I really embrace each of the seasons when they arrive, but summer might just be the one dearest to my heart. It could be endlessly long days with gardening into the wee hours of the evening or the good ol’ fresh air that fills my lungs and works the wiggles and energy out of my rambunctious three year old. The one thing I know I love about summer is the abundance of fresh food that our county provides. For the June 2012 Co-op newsletter I put together an article of my favorite family stops around Whatcom County. It’s a great read (if I do say so myself) and a wonderful reminder of why summer is just the best. Happy summer solstice to you all!
Click for the PDF article here. Worth a look if you want to see some great pictures of Beckett and a visually appealing spread.
Click for the entire June 2012 newsletter here
Below is the article in it’s entirety. Enjoy!
The long days of summer warmth have been teasing as we transition from spring into one of the best seasons in Whatcom County. In summer, this beautiful corner of the Pacific Northwest is overflowing with an abundance of decadent raspberries, sublimely plump blueberries, succulently sweet strawberries and a rainbow of farm fresh vegetables.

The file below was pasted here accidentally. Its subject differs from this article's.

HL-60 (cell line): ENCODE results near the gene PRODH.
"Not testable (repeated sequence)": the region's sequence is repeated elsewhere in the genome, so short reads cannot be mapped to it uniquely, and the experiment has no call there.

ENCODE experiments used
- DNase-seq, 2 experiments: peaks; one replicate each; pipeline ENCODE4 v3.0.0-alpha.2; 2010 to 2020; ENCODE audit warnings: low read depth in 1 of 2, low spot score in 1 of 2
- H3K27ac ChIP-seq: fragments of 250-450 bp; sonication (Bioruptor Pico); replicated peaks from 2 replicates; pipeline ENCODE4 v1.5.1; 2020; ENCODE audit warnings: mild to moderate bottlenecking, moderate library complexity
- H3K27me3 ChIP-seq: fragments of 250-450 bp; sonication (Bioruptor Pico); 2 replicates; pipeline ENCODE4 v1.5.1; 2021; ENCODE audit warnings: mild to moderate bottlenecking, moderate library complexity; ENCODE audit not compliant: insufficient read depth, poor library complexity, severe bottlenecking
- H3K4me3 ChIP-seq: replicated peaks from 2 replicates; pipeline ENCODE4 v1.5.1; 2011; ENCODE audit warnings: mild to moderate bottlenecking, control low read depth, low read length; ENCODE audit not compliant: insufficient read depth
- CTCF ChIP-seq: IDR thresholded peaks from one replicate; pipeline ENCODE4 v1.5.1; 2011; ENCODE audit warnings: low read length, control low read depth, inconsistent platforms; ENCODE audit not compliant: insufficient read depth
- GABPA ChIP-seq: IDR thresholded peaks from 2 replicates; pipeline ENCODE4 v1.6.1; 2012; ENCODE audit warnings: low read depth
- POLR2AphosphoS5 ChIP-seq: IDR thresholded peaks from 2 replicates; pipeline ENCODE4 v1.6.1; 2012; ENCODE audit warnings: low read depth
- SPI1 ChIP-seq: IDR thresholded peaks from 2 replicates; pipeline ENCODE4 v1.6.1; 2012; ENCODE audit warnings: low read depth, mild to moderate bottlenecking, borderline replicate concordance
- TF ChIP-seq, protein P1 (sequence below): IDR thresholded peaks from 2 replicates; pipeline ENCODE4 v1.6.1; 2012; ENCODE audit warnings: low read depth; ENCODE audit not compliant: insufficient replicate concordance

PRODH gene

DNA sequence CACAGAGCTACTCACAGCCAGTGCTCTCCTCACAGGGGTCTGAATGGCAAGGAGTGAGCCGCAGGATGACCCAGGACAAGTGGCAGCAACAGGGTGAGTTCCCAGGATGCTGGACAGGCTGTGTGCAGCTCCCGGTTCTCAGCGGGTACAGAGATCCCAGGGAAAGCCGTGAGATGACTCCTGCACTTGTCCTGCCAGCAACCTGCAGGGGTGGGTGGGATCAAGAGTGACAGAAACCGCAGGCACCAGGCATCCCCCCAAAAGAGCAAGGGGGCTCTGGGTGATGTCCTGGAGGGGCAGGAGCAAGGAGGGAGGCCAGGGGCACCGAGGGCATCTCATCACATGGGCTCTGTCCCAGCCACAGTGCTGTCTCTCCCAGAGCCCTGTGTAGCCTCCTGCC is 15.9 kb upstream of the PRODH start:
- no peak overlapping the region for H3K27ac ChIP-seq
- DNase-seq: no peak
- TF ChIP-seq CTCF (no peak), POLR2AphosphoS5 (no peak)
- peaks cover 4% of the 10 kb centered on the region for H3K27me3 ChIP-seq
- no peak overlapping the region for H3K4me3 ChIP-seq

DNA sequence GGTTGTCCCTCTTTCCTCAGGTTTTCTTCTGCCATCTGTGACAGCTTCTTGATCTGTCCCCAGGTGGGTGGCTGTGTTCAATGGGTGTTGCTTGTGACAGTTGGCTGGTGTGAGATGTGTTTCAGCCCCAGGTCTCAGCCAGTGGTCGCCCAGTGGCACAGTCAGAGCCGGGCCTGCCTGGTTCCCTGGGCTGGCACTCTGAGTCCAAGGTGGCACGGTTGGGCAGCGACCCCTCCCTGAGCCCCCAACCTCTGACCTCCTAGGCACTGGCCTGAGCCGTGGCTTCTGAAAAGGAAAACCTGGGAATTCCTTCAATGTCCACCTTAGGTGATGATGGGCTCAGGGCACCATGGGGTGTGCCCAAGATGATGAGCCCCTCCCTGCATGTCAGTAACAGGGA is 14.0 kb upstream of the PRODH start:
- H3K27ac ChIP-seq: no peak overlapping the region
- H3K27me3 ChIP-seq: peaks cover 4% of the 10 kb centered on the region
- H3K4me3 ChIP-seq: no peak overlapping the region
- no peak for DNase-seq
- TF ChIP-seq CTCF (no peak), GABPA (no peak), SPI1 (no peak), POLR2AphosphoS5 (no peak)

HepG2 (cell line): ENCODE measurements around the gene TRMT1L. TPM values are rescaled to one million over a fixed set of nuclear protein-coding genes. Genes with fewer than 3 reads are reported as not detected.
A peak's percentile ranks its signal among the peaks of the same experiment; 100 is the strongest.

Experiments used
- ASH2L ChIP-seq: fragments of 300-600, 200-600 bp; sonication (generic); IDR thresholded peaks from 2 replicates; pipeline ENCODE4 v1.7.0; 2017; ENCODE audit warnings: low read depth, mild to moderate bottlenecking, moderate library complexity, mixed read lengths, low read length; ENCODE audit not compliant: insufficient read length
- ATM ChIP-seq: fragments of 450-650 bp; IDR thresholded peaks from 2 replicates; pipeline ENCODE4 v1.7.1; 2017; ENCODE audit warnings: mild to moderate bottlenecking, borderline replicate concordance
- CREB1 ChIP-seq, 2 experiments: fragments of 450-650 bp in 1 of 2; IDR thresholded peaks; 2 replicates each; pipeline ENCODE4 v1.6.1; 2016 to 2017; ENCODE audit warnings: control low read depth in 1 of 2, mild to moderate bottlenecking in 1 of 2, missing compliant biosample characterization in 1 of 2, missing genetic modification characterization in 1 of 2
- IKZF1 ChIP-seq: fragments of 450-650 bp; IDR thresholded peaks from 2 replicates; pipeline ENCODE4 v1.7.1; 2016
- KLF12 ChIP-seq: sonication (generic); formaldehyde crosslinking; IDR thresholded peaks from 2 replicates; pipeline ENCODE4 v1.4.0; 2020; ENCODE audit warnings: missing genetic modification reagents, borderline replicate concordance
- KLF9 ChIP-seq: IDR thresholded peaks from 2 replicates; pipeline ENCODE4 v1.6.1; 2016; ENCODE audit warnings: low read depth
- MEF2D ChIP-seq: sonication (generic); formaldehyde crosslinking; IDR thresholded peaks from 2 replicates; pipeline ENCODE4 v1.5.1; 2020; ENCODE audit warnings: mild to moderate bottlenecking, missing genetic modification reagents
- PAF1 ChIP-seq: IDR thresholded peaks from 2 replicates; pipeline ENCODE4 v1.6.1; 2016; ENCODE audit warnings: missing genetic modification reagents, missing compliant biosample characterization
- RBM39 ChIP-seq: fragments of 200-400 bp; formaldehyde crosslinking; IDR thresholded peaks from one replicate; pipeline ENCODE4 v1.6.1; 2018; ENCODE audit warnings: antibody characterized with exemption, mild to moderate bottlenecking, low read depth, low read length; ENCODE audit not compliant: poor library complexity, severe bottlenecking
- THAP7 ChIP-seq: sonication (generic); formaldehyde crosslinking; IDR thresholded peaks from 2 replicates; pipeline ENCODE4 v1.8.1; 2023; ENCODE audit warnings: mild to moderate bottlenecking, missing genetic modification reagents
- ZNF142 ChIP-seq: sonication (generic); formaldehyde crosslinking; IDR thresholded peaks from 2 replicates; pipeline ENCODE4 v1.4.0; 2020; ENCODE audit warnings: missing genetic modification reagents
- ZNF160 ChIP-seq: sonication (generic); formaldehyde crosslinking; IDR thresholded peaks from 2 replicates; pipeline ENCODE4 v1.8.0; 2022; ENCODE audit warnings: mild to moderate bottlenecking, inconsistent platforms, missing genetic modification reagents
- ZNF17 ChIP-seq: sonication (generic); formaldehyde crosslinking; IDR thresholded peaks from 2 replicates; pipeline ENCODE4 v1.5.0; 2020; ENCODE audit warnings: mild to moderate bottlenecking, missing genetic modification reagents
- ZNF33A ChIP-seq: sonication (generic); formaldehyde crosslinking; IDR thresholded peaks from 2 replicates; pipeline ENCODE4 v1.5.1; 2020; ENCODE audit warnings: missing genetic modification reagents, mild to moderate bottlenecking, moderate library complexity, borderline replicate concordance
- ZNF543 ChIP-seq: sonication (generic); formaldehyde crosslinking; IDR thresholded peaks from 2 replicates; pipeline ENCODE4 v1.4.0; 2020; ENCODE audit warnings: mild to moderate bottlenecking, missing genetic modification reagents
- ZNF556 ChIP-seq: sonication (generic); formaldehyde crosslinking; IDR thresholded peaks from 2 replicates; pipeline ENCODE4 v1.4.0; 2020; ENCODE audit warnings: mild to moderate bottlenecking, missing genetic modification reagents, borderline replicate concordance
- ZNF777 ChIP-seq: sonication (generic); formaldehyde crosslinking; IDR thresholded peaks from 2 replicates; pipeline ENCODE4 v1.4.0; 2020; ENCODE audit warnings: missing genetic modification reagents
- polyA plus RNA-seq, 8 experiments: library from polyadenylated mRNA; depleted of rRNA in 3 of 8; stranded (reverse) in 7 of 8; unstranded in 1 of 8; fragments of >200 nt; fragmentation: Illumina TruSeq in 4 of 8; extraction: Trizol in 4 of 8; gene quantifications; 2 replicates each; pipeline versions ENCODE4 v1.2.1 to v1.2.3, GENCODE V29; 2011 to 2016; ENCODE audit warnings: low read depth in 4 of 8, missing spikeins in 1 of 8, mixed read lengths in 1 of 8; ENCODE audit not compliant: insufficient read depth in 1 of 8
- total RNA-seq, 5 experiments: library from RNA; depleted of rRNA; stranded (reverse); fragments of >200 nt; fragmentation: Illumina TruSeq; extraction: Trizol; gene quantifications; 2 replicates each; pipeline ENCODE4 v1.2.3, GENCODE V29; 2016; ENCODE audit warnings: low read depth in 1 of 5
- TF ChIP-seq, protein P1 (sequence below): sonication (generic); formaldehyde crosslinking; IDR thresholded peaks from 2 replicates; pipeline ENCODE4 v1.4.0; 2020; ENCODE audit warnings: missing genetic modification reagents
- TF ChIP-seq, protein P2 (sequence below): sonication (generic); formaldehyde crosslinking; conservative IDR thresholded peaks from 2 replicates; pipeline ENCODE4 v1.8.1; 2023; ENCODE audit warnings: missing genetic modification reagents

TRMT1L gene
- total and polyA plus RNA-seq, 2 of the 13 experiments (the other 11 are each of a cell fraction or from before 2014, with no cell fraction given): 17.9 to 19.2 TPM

I rely on our backyard garden for most of our fresh vegetables including broccoli, artichokes, lettuce, kale, corn and onions. It’s also the place I hit for the immediate craving you get with one whiff of a strawberry patch. We have an excellent suburb selection of berries, apples, pears and peaches, but we aren’t able to grow enough to yield any substantial quantities for storing over fall and winter. The summer months are spent with the traditional Ferry family u-pick outings around the county. These days spent with farmers, talking to locals and harvesting in the sunshine (or maybe rain!) is what our tummies are full of and what family memories are made of.
Bellingham Country Gardens
Strawberry shortcake is my favorite food of all-time. I have a sixth-sense about the treat and consider it an accompaniment for all meals. I like it best fresh, but will enjoy it yearround with frozen berries. I also rely on strawberries for jam, jellies and yogurt smoothies. The catch is that I hate picking strawberries. It always seemed like an awful lot of back breaking work for very little. That was until I visited Bellingham Country Gardens. The owner/farmer/greeter, Sam, is one if the kindest souls I’ve ever met. He believes in growing good food as nature intended. No chemicals, no spray, just sunshine, water and nature’s fertilizers are what grow the goods at Bellingham Country Gardens.
The Albion strawberry variety is unique to our area and is an absolute joy (yes, JOY) to pick. The berries are a large heart shaped ruby and grow up and out of the bushes. Last summer, we were able to pick over 17-pounds in under a half hour. You’re still bending over to grab the berries, but it is easy picking and the berries are phenomenal. We were also blessed with Sam’s company as he worked along side us in the field to harvest the berries.